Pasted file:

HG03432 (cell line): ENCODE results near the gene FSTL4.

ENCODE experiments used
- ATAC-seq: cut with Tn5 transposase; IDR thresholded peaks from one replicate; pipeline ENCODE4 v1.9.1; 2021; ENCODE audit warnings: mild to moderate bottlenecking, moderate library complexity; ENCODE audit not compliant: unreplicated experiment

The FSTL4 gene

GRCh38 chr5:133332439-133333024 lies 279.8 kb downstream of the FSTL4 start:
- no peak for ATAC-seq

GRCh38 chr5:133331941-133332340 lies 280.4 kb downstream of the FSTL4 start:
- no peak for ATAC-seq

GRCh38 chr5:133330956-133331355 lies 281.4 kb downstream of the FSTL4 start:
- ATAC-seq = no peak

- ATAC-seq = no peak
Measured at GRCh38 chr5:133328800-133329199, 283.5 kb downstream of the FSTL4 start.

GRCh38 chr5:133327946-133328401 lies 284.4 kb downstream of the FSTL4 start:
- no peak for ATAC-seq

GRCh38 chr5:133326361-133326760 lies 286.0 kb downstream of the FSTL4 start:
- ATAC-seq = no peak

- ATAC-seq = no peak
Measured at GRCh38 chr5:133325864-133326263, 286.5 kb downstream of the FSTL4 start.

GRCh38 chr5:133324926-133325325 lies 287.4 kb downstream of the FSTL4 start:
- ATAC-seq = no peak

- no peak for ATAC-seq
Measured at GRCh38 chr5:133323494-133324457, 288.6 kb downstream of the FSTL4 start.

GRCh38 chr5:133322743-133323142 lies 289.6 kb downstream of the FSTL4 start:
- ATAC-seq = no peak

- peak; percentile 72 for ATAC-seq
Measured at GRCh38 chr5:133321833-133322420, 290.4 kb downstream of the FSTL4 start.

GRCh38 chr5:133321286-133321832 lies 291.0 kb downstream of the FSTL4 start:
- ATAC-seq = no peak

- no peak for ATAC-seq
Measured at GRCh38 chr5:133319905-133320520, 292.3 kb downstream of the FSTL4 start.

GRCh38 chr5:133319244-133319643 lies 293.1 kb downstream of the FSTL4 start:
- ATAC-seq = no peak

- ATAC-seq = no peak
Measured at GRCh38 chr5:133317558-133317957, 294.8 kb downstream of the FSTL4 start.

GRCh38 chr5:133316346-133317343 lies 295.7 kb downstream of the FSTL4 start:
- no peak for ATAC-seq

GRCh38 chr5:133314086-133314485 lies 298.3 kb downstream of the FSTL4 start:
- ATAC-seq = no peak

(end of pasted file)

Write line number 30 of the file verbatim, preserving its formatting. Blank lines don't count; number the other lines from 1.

Measured at GRCh38 chr5:133319905-133320520, 292.3 kb downstream of the FSTL4 start.